Hungary has declared a state of emergency in two of its outer regions and is set to deploy the army to patrol its frontiers in a crackdown against migration pushed forward by nationalist prime minister Viktor Orban.

Authorities have been given special powers in dealing with the migrant influx in the southern districts bordering Serbia, government spokesman Zoltan Kovacs told a press conference.

The move potentially enables the government to use the army to seal off the border, pending parliamentary approval. The military had already engaged in border patrol drills last week.

The announcement came as new regulations imposing harsh punishments on migrants and refugees crossing over from neighbouring countries entered into force. Under the new rules, entering Hungary illegally or damaging its hastily erected border fences – which are four meters high and 110 miles long – carries a possible three-year jail term.

A record number of asylum seekers have crossed into the country over the last few weeks, in a push to get in before the new laws came into being. More than 9,300 arrived on 14 August, the highest number of arrivals in a single day recorded by police since the beginning of the crisis. Another 5,600 had crossed from Serbia the previous day.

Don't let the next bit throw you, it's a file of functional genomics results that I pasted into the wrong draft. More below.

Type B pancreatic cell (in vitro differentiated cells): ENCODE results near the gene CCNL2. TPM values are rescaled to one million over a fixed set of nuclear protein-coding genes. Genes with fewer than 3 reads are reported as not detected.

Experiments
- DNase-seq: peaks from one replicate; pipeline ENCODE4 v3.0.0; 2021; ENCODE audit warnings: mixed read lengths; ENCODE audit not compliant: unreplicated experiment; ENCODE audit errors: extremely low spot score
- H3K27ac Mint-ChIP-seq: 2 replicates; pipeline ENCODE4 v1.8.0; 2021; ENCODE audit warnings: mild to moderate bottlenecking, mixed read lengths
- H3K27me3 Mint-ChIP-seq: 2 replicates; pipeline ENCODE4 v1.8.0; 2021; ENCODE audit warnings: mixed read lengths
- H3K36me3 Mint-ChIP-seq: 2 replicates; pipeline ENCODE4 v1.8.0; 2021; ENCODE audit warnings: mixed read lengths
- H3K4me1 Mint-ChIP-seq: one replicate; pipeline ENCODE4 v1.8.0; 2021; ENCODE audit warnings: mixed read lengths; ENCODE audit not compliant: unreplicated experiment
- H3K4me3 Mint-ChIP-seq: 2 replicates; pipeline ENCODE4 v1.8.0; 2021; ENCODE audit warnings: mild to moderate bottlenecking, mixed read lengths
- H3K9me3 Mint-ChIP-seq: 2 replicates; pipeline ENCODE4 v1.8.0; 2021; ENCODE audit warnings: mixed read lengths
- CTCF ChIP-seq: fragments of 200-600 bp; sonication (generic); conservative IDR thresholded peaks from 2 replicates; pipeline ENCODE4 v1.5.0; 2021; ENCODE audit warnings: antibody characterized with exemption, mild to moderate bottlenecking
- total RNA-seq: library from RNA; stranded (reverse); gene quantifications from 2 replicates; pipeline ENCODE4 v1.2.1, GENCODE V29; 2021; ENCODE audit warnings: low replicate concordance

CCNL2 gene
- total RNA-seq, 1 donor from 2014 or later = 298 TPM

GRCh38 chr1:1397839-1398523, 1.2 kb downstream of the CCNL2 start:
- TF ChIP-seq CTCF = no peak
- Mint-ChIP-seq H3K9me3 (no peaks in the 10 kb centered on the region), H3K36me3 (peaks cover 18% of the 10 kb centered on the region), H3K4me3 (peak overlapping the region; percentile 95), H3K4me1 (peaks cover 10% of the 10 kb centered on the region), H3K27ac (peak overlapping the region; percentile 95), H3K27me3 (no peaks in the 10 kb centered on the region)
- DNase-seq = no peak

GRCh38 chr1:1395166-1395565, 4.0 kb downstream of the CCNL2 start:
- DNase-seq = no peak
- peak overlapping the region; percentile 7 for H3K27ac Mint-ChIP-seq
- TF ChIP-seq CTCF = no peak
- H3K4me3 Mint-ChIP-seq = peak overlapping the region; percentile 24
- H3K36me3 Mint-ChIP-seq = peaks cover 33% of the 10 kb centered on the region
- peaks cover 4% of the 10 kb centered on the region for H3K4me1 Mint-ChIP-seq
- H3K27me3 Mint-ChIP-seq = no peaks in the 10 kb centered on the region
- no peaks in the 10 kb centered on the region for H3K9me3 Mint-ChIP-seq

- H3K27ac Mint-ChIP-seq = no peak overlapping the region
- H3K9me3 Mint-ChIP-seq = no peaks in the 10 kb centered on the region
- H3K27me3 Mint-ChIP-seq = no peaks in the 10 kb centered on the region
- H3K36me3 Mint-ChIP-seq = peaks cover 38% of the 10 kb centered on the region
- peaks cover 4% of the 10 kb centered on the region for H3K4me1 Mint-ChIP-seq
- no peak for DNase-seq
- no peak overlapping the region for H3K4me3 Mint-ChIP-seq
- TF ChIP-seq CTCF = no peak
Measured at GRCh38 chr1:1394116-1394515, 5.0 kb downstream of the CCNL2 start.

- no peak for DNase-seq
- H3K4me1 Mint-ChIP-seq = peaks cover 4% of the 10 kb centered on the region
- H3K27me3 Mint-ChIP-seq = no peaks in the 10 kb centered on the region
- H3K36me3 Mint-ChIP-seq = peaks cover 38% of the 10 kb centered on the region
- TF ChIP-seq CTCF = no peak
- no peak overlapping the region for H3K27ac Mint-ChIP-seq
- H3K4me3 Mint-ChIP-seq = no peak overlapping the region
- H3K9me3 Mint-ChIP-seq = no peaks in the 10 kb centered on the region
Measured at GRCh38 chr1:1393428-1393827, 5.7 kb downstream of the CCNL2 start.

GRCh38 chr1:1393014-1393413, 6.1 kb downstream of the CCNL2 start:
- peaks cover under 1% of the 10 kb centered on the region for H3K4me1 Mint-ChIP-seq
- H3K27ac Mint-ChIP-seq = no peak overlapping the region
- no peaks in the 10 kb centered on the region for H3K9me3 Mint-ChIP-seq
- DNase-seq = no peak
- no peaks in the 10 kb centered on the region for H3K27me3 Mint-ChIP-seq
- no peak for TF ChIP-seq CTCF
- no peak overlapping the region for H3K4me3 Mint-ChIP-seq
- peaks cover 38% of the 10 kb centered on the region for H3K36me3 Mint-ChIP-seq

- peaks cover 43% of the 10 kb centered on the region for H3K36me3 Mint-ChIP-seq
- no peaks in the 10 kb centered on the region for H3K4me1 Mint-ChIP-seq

Meanwhile, hundreds of migrants spent the night camped on the Serbian side of the border near the crossing at Roszke hoping to be allowed in. However, Orban has said that economic migrants and refugees alike will be turned down as the latter are to be told they have to file for asylum in Serbia.

More than 200,000 migrants have arrived in Hungary since January, following a route that led them from Turkey to Greece and then up the Balkans. Most are headed to Germany and other northern European countries.